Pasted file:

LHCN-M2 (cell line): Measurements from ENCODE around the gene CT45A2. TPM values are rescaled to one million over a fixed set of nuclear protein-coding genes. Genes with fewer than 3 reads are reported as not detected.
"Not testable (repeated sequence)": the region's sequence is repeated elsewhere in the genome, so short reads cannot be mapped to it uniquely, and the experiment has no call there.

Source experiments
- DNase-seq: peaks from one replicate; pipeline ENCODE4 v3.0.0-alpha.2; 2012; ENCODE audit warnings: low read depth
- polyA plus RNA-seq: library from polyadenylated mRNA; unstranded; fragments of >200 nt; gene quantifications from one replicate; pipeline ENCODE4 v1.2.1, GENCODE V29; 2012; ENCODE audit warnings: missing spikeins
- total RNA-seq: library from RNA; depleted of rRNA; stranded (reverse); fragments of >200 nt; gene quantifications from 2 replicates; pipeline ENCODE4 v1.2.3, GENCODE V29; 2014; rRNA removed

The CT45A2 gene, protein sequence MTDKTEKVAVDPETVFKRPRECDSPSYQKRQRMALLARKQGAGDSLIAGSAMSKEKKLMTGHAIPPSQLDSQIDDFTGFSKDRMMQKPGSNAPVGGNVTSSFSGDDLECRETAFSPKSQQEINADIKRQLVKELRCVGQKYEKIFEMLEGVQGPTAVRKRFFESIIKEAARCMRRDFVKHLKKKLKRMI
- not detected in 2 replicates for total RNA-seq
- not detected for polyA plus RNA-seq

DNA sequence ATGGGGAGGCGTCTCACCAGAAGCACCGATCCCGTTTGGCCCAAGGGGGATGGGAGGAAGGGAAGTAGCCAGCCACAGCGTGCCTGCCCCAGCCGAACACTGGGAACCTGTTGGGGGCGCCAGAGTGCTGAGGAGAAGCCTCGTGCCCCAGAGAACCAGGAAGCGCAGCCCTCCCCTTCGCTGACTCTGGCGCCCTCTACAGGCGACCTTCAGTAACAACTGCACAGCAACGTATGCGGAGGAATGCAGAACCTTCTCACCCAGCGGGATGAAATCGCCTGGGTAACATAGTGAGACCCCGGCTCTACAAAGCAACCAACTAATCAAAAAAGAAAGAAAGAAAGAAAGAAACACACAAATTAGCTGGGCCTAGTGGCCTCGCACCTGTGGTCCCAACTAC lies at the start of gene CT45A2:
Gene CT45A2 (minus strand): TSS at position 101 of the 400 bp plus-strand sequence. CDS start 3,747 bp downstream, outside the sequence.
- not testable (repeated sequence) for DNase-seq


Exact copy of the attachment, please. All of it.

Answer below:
LHCN-M2 (cell line): Measurements from ENCODE around the gene CT45A2. TPM values are rescaled to one million over a fixed set of nuclear protein-coding genes. Genes with fewer than 3 reads are reported as not detected.
"Not testable (repeated sequence)": the region's sequence is repeated elsewhere in the genome, so short reads cannot be mapped to it uniquely, and the experiment has no call there.

Source experiments
- DNase-seq: peaks from one replicate; pipeline ENCODE4 v3.0.0-alpha.2; 2012; ENCODE audit warnings: low read depth
- polyA plus RNA-seq: library from polyadenylated mRNA; unstranded; fragments of >200 nt; gene quantifications from one replicate; pipeline ENCODE4 v1.2.1, GENCODE V29; 2012; ENCODE audit warnings: missing spikeins
- total RNA-seq: library from RNA; depleted of rRNA; stranded (reverse); fragments of >200 nt; gene quantifications from 2 replicates; pipeline ENCODE4 v1.2.3, GENCODE V29; 2014; rRNA removed

The CT45A2 gene, protein sequence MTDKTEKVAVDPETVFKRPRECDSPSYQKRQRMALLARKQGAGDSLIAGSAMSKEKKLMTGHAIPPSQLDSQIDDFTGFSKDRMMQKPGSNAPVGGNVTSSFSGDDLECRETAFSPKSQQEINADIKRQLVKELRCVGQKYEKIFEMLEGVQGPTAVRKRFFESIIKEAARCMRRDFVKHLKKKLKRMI
- not detected in 2 replicates for total RNA-seq
- not detected for polyA plus RNA-seq

DNA sequence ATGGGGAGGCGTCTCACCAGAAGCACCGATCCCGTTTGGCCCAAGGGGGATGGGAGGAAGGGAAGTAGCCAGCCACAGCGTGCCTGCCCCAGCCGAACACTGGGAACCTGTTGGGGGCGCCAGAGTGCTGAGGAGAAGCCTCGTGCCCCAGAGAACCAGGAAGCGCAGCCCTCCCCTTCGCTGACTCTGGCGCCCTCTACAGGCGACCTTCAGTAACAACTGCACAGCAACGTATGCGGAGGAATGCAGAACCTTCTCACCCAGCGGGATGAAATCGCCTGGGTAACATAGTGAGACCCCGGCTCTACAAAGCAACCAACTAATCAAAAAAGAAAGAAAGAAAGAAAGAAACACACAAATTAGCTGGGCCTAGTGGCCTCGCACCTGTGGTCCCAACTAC lies at the start of gene CT45A2:
Gene CT45A2 (minus strand): TSS at position 101 of the 400 bp plus-strand sequence. CDS start 3,747 bp downstream, outside the sequence.
- not testable (repeated sequence) for DNase-seq